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Find out how to highlight a cause, express a point of view, and tell a story with Adobe Premiere Pro and some essential documentary editing techniques. This course breaks down the documentary process into a series of stages that correspond to the milestones of a real client project. Starting with existing footage, you'll discover how to identify the key messaging concepts and log the footage. Then find out how to assemble rough and fine-tuned cuts, and layer in motion graphics and a credit roll. The final phase explores color correction and audio mixing, before exporting your final movie.
This course is part of a series that looks at Documentary Editing from the point of view of 3 different editors in 3 different editing applications. For more insight on editing documentary projects, take a look at Documentary Editing with Avid Media Composer and Documentary Editing with Final Cut Pro X.
This movie is about timing during the fine cut stage. Now I kind of hear you saying, timing? I thought all editing was about timing, and technically that's correct. However, our focus here is to look at some detailed issues with the timing and see how we can improve edits from just simply saying what we want them to say to actually singing and really working in the rhythm of a piece. I want to look at two specific spots that are important, but I want you to apply this type of thinking to your entire edit.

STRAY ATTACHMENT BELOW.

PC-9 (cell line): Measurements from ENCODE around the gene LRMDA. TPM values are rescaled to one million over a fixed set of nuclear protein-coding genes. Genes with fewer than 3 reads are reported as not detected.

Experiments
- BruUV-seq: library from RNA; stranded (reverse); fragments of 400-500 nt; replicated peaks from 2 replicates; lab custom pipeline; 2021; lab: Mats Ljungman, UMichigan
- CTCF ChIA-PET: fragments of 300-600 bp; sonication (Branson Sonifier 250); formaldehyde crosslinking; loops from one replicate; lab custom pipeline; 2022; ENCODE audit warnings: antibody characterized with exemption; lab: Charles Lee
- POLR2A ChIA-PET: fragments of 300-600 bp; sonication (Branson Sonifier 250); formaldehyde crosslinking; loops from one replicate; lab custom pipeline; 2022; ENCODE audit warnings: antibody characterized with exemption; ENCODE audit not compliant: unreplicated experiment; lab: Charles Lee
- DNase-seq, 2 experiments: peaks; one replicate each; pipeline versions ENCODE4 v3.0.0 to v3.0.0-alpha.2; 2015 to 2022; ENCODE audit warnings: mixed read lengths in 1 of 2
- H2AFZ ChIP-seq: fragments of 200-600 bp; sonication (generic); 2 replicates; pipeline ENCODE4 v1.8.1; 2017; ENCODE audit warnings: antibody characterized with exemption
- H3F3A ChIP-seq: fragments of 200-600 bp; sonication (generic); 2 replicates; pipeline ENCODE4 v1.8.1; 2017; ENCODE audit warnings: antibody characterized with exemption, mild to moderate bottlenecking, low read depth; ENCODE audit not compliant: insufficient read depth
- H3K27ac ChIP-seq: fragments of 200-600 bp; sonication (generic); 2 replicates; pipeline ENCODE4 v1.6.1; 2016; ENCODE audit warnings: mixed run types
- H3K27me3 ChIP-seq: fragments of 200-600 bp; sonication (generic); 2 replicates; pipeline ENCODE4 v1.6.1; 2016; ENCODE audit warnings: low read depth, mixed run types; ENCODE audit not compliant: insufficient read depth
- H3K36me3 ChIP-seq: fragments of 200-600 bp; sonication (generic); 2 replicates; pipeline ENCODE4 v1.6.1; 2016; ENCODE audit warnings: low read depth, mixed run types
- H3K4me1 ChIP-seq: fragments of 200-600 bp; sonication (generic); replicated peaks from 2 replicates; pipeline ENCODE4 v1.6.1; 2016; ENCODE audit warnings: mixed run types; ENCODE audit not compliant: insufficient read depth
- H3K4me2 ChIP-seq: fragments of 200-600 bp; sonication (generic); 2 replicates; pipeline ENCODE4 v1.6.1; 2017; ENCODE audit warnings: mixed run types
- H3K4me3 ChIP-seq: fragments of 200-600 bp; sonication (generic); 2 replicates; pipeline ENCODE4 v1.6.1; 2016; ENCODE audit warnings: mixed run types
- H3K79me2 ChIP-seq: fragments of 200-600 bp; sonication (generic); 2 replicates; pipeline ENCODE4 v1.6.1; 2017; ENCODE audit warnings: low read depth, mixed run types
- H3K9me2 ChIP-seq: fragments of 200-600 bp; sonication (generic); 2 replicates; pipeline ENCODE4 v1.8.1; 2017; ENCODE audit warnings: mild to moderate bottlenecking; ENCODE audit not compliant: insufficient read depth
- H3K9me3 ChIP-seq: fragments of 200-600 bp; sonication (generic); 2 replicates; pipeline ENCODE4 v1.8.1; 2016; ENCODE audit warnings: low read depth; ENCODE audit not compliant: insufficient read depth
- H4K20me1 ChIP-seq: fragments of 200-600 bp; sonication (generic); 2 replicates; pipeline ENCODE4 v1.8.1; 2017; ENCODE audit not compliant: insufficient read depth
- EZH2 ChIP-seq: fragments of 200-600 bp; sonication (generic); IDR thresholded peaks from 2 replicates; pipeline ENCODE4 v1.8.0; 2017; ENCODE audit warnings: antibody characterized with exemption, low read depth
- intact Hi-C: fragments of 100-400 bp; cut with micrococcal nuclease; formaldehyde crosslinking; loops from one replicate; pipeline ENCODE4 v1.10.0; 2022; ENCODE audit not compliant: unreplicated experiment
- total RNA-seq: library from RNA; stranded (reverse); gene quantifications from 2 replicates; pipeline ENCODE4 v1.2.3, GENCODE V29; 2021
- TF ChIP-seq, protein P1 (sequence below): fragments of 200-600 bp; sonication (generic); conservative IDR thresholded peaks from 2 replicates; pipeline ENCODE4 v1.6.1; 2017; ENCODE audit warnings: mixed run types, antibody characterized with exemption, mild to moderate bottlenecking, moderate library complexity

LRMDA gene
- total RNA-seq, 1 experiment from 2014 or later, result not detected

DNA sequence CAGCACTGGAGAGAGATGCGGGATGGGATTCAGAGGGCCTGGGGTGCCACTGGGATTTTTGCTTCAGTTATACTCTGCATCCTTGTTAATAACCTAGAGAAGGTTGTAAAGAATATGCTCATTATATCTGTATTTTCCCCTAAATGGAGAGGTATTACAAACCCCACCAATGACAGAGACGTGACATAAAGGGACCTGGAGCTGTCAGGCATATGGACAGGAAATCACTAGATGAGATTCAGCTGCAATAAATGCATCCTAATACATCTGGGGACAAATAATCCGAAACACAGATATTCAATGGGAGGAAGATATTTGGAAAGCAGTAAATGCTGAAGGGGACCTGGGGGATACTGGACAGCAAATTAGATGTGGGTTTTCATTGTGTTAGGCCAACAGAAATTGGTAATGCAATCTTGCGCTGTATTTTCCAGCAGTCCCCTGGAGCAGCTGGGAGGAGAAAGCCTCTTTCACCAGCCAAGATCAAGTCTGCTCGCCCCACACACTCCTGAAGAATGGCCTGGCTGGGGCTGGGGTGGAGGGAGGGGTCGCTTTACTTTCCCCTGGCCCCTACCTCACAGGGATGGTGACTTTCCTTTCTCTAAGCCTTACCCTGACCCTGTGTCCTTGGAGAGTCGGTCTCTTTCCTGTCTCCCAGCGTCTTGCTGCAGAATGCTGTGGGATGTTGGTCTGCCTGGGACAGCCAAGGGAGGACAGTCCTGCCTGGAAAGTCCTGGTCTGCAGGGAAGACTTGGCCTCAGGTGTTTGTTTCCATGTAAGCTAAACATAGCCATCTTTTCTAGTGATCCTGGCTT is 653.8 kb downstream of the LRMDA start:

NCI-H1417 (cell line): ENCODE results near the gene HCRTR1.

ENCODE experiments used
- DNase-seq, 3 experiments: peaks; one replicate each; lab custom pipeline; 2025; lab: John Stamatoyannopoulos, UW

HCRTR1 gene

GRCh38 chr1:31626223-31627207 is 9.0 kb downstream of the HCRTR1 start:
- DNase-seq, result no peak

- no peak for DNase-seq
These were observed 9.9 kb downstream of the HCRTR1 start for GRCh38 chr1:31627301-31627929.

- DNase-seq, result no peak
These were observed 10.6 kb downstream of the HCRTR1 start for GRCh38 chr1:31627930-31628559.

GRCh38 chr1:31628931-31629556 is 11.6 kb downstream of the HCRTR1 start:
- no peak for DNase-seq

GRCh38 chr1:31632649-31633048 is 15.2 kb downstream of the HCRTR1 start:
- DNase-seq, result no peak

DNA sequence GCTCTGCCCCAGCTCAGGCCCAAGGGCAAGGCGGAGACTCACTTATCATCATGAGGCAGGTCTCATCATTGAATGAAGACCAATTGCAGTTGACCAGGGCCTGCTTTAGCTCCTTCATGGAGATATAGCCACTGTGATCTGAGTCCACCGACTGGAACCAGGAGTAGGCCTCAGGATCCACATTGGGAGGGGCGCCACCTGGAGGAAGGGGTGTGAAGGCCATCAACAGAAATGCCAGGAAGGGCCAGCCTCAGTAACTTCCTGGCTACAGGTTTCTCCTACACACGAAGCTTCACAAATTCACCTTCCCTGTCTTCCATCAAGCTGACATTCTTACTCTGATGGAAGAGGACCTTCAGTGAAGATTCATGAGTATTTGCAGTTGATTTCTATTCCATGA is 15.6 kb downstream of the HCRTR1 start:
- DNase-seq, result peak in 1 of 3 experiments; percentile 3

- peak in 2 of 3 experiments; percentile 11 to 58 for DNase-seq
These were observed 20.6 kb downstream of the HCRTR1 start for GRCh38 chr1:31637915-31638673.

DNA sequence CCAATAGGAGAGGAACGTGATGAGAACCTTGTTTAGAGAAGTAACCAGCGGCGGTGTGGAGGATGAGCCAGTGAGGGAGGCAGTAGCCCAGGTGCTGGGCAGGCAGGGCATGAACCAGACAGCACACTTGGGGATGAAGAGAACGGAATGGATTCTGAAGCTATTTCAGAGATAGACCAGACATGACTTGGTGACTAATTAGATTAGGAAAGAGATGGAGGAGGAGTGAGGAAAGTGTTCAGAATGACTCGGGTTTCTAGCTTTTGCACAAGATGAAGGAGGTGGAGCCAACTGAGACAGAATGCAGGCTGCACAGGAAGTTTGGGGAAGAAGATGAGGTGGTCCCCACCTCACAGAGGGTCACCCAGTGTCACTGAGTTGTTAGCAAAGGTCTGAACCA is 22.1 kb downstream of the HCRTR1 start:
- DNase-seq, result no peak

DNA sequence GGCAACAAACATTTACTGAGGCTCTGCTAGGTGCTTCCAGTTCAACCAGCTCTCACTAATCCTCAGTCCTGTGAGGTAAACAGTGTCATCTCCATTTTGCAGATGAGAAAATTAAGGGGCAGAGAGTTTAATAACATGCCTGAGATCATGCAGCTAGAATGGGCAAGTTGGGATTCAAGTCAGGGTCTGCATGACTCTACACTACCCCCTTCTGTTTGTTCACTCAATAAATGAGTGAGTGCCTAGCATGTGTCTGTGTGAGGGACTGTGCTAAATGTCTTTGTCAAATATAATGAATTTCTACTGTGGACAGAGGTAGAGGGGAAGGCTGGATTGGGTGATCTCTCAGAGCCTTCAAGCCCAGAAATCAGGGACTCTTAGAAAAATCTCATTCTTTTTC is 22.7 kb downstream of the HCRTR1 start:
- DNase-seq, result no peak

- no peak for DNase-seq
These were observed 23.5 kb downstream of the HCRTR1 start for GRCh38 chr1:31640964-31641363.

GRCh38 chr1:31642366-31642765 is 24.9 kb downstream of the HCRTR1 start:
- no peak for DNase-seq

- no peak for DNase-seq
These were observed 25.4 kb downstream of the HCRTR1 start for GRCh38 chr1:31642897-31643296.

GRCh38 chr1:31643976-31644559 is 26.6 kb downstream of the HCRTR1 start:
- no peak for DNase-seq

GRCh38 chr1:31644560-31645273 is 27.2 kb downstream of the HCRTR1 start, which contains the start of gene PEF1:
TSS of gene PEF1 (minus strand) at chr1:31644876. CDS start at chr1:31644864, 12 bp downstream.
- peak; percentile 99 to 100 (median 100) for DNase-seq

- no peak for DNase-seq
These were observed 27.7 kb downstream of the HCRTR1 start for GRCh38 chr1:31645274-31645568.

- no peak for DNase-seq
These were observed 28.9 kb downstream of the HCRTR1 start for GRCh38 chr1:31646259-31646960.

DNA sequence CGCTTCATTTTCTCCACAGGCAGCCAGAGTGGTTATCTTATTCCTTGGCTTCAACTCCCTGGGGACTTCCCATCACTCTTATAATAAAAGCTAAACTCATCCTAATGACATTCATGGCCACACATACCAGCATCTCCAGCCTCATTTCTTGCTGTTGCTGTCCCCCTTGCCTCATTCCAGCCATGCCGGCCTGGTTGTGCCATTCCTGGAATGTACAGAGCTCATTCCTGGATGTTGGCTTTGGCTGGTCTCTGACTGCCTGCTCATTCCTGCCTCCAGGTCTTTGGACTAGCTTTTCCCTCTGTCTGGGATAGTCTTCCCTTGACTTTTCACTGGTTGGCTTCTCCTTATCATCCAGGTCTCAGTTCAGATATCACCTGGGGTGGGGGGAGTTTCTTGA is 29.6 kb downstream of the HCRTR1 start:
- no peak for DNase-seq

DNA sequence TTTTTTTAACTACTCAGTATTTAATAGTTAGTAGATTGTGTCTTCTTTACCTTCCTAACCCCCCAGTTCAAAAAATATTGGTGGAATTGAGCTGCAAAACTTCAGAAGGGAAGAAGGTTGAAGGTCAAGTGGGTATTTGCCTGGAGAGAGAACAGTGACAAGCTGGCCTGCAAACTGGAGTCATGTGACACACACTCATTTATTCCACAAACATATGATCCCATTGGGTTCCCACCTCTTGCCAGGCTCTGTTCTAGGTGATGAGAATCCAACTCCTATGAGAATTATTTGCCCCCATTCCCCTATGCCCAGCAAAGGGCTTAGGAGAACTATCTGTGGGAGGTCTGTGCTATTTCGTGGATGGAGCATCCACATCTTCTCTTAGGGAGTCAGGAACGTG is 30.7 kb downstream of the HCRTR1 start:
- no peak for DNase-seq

The first spot I want to look at is actually the ending, and endings are important and so timing will be important here. There's also a clear improvement to be made. Let's look at this last shot, and I'll show you what I mean. (video playing) Two things catch my eye right away. One's obvious, the music cuts out way too early. So while we can't finalize that right now, we can briefly fix the problem.
I want to go ahead and extend the music more than what I need. There is still going to be some more content at the end. In particular I need a callout or a URL as a graphic, and the music is not going to fade out for a while. That's not my concern at the moment. My concern is getting the timing of this shot vis-a-vis the shots before it and the music just perfect. So the second thing that's bothering me here is we have a rack focus, but it just seems to linger a little too long before it resolves itself. (video playing) It's just a little too long before it really comes into focus.
And there's a few ways to adjust this, but I'm going to start with slipping the shot, so it resolves and focus a little sooner to the transition that precedes it. You have to look closely to see the focus issue, but I'm making sure that I start out of focus and then pretty quickly resolve that focus. Let's see how it looks. (video playing) Yeah, that's better already. (video playing) Now I just want to figure out when to fade this out, and I do want the shot to linger, and I think I also want sort of a slow fade-out, because it is the end of the piece, and I definitely wanted to time well with the music.